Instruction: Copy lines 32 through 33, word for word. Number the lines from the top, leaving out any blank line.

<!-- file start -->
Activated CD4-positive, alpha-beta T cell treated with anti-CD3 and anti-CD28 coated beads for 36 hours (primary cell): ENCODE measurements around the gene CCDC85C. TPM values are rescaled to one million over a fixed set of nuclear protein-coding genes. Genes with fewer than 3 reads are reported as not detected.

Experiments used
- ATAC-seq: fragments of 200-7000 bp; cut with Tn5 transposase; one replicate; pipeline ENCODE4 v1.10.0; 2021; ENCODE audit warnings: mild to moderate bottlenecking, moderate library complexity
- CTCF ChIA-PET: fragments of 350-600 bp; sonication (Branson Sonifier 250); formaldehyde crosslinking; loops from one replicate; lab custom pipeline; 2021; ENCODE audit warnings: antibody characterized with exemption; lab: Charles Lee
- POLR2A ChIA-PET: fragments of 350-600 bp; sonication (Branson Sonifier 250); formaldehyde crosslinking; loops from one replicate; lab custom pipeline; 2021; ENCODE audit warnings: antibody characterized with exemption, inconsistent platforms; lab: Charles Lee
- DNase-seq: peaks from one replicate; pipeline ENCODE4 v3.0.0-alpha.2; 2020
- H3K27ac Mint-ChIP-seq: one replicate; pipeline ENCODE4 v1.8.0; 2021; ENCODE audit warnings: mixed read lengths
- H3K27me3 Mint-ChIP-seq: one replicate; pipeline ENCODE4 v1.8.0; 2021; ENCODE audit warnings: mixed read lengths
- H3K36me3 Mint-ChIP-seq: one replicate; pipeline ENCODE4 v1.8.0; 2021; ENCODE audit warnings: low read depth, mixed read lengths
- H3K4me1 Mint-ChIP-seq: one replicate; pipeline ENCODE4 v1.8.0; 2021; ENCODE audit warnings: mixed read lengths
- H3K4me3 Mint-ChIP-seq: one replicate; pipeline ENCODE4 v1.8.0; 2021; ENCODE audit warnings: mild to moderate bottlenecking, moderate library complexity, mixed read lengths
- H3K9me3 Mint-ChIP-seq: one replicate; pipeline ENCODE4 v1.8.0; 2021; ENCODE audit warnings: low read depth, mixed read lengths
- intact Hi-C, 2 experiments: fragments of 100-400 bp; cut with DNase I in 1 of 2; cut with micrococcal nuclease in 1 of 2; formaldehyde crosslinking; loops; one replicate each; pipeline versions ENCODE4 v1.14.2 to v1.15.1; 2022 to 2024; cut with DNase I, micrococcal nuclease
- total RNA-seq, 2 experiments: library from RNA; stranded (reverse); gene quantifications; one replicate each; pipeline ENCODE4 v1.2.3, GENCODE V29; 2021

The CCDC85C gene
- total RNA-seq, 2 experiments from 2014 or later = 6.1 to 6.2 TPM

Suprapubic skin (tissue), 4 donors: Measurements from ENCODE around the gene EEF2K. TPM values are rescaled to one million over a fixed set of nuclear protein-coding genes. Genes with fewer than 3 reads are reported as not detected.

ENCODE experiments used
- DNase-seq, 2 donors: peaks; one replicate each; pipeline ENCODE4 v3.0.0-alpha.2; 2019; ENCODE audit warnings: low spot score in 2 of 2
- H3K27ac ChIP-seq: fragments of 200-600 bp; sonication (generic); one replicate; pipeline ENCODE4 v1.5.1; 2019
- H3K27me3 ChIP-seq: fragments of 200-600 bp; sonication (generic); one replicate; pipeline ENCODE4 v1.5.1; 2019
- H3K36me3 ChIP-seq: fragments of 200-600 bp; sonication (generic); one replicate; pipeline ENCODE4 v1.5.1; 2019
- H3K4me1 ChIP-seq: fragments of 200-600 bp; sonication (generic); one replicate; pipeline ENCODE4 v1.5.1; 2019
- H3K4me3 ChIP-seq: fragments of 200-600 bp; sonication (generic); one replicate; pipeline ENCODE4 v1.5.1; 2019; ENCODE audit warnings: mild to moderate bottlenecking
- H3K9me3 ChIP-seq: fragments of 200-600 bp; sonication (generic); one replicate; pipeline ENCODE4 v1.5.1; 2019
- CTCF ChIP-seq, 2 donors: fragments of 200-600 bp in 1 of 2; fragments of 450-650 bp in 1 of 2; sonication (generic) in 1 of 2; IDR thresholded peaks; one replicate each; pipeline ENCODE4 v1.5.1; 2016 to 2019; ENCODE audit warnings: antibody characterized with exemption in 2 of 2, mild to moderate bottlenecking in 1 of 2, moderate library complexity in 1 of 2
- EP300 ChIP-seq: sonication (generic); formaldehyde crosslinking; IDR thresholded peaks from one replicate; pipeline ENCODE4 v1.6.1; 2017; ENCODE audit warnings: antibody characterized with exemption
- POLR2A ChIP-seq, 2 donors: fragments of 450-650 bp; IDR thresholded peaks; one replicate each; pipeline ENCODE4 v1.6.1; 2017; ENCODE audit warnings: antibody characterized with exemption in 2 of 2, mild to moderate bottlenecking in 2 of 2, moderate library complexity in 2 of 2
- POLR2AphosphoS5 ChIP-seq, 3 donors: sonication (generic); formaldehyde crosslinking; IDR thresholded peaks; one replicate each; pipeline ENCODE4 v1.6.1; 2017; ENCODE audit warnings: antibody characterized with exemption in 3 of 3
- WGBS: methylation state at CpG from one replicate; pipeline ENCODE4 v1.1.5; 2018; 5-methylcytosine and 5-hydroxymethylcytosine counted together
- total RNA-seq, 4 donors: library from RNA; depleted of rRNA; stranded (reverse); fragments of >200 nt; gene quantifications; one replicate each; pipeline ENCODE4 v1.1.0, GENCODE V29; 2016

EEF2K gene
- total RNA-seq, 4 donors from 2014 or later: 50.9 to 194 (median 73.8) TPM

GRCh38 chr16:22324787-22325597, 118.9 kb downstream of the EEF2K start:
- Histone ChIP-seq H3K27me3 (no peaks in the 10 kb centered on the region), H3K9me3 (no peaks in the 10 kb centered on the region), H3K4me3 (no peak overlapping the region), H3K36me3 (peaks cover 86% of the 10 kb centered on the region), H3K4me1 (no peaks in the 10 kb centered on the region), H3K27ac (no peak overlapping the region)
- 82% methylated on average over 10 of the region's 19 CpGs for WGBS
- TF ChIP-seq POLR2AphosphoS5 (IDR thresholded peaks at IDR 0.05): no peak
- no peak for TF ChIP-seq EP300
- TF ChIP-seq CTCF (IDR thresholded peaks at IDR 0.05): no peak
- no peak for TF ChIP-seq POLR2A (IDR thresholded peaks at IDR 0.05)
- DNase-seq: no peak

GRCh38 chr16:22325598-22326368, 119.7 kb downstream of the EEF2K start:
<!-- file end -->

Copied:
EEF2K gene
- total RNA-seq, 4 donors from 2014 or later: 50.9 to 194 (median 73.8) TPM